The world has prospered while the US assumed a superpower's role of active involvement in maintaining global security – both inside and outside of the Cold War paradigm. However, among many possible ramifications of recent questions regarding the reliability of the United States global security guarantees and commitment to NATO, an increase in the likelihood and number of regional, conventional conflicts; conflicts that erupt under the supposition that the United States will could remain distant. These future conflicts, where institution-building brigades and a reconstruction mindset will take a backseat to the employment of conventional arms and military formations on the battlefield.

Therefore, it is worth asking: Is the US Military committing the same sins as our military predecessors of the past 200 years? Is the MRAP the modern-day equivalent to the pre-World War I mounted cavalry? Will the SFABs be useful in the attrition of urban combat against a near-peer? Even the recapture of Mosul in 2017 indicates that our own wars continue to evolve, and setting aside our innovation to solve the Improvised Explosive Device (IED) problems in the wars of Iraq and Afghanistan, are we paying enough attention to the wars of 2018, which are currently the testbeds for future global war?[iv]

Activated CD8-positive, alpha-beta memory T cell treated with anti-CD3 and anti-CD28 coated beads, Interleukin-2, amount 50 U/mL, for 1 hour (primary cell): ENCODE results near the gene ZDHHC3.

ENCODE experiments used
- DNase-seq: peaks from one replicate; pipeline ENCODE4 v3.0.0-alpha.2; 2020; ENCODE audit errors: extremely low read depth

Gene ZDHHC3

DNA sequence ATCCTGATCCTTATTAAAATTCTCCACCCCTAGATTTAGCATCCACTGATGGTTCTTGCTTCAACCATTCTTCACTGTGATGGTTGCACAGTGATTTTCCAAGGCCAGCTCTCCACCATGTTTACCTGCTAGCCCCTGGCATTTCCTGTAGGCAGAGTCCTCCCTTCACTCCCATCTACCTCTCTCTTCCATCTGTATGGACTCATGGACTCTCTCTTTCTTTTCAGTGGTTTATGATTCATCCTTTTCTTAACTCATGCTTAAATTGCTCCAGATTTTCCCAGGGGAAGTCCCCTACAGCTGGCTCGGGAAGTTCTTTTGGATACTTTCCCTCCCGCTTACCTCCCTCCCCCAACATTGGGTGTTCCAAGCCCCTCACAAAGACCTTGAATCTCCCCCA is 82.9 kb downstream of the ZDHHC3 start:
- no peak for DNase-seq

Are we building battleships?

The views expressed in this article are those of the author and do not reflect the official policy or position of the Department of the Army, Department of Defense, or the U.S. Government.



Buttar, Prit. Collision of Empires: The War on the Eastern Front in 1914. Oxford: Osprey Publishing, 2014.

Deighton, Len. Blood, Tears and Folly: An Objective Look at World War II. New York, NY: HarperCollins Publishers, 1993.

McPherson, James M. Battle Cry of Freedom: The Civil War Era. New York: Oxford University Press, 1988. The Oxford history of the United States: v. 6.

Thompson, Mark. The White War: Life and Death on the Italian Front 1915-1919. London: Faber, 2008.

Windrow, Martin. The Last Valley: Dien Bien Phu and the French Defeat in Vietnam. London: Weidenfeld & Nicolson, 2004.

End Notes

[i] Paradoxically, these assaults affirmed the dominance of the offense over the defense in warfare – so long as the strategist accepted the preeminent characteristic of “energy” and “aggressiveness” in the fighting soldier, as well as the necessity to tolerate massive casualties on the offensive vice the assumed casualties of a prolonged, and therefore inconclusive, defensive campaign.

[ii] The 1954 battle of Dien Bien Phu and 1968 battle of Hue offer excellent contrasts to the guerilla warfare of modern memory.

[iii] Ironically, not to Iraq, but to Afghanistan.

[iv] Much should be asked of the US Army Cyber Command and US Army Futures Command mission set, resource, and outlook.